While wandering lonely as a cloud and all that, I noticed an outbreak of one my favourite wild flowers fighting for existence along the edge of the footpath. This flower, which I believe may be part of the geranium family, is called Herb Robert. It will have a Latin name as well, no doubt, but I don’t need to know that.
[I believe these pictures were taken by AnRo0002]
I have a weakness for wild flowers which tend to the delicate, and that can cause problems. For example, I have two lawns (sorry, Gerard) and a grass verge, all of which host colonies of that delightful flower, Veronica. So when I come to mow the grass I spend much time and effort guiding the mower around them and the job takes much longer than it otherwise would. In doing this I am reminded of Robert Frost’s poem, The Tuft of Flowers. (The content of this poem is interesting but the expression somewhat clunky.)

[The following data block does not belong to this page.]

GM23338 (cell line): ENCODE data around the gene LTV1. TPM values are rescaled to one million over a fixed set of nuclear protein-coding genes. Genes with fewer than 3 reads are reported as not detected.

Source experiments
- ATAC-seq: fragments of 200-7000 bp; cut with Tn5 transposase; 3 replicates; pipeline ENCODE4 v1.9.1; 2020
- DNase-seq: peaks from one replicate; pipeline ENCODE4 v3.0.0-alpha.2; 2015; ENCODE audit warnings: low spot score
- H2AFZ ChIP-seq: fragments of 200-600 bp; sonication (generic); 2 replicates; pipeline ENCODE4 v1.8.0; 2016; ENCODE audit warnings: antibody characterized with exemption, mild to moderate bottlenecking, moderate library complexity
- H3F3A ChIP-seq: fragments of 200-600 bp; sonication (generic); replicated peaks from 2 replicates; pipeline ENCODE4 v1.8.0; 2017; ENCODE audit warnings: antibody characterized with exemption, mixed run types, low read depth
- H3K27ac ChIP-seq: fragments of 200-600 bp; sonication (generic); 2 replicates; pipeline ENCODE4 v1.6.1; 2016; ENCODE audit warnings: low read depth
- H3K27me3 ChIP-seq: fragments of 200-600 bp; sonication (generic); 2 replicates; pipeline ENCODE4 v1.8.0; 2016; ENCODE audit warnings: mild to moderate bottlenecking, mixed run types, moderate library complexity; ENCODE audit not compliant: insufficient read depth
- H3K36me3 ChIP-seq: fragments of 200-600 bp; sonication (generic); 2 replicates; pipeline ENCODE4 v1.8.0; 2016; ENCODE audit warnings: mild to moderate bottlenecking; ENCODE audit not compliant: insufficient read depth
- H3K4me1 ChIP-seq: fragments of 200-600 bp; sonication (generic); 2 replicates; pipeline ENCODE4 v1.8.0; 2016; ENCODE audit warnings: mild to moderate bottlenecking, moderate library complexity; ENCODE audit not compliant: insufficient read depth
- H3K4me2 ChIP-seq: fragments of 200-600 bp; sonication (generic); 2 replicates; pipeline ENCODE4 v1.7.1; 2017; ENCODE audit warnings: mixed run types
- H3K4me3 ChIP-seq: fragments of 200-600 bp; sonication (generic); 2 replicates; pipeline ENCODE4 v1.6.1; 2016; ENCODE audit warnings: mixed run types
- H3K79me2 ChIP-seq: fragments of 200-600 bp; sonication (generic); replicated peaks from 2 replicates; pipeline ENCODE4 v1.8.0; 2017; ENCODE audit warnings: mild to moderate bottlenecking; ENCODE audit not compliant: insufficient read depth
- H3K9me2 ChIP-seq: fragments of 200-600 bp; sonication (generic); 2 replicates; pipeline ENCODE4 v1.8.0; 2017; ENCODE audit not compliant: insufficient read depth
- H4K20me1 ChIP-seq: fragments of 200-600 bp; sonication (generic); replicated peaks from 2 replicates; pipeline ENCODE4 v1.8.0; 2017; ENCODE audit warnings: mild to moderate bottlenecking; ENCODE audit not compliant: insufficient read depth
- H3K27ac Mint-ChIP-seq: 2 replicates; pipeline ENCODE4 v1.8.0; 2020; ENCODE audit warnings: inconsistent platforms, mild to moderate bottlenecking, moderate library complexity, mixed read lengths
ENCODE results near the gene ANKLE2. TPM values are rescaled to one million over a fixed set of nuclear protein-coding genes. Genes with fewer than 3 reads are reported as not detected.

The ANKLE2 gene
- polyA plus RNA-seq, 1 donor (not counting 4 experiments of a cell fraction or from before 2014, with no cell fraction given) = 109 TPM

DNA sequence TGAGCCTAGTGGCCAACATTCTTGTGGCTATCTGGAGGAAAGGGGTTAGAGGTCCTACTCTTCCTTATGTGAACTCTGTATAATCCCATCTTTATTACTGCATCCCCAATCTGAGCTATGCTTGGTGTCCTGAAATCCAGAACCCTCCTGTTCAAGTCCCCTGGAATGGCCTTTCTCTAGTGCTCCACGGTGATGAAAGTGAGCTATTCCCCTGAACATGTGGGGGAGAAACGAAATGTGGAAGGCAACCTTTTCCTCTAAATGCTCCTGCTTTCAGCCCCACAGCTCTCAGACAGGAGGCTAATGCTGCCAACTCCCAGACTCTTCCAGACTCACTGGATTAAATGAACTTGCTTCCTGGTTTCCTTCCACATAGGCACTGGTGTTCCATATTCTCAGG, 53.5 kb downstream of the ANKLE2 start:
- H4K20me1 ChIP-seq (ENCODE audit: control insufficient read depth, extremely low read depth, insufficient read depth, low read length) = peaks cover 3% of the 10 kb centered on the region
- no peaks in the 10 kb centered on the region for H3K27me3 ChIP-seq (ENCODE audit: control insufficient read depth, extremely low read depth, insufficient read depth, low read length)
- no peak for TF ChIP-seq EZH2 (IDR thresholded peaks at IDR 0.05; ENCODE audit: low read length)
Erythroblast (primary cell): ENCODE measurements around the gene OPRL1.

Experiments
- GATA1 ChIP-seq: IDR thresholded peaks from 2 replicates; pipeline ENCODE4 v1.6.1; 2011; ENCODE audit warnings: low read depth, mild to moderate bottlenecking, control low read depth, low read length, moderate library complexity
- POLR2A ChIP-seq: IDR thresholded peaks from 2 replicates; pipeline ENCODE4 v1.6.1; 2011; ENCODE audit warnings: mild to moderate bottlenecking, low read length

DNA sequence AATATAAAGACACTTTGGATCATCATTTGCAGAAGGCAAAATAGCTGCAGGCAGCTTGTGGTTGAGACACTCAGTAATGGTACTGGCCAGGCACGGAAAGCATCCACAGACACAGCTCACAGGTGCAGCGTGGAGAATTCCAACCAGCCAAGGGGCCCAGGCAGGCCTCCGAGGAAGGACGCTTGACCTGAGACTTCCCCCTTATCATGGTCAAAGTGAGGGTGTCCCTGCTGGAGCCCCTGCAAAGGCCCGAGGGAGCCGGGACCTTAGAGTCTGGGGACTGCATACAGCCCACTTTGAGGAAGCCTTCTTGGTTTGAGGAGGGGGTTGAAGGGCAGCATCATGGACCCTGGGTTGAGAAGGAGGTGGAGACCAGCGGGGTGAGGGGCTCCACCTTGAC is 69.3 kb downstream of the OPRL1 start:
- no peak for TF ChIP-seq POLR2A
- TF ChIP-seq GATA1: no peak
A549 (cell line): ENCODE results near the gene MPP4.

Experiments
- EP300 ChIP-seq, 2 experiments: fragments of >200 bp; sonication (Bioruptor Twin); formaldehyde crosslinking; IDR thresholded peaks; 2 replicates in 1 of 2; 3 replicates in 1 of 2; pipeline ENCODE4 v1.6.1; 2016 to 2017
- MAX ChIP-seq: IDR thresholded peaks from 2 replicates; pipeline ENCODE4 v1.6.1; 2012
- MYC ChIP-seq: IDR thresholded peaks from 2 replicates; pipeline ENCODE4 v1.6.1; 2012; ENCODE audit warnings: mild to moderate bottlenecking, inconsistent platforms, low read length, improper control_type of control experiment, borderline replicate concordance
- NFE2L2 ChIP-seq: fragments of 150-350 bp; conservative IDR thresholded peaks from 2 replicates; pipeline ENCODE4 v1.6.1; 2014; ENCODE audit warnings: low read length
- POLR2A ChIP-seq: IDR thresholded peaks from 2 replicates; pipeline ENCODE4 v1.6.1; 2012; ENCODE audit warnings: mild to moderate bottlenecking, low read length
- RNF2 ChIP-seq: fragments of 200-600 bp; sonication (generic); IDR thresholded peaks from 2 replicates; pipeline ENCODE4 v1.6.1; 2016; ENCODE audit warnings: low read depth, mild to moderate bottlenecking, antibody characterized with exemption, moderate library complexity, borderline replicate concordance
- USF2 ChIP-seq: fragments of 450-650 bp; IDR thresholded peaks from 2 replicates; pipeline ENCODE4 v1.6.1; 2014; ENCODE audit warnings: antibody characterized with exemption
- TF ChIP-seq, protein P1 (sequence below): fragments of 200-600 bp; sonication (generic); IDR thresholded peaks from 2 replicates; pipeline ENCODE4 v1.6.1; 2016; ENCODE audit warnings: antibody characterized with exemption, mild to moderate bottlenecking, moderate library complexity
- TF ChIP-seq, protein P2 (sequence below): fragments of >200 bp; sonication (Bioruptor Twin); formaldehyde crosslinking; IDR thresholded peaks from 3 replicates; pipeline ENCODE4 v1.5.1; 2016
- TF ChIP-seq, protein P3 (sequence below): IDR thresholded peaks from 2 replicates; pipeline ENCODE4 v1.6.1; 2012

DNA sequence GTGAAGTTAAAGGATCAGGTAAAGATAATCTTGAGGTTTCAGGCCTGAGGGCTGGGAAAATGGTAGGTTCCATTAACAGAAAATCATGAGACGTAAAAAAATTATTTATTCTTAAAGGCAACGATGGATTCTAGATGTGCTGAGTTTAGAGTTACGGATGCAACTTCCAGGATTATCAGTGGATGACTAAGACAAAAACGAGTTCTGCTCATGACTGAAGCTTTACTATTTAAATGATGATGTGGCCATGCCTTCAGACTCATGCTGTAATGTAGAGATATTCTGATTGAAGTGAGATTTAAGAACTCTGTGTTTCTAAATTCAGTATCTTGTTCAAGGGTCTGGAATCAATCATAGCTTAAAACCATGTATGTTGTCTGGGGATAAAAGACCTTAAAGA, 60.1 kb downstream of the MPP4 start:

And every year, I rejoice in the reappearance of ivy-leaved toadflax along a certain wall – unlike the criminal who attacks them with weed killer. Why does he do that? What harm is it doing him? Ivy-leaved toadflax takes root in crevices in walls and somehow thrives on practically no soil at all, so its life is hard enough without human intervention.
I am beginning to wonder what chance these plants have in an environment dominated by people.
Frost’s poem is in couplets, as it is in my draft, but when I publish this post the couplets disappear. I have no idea why.
The Tuft of Flowers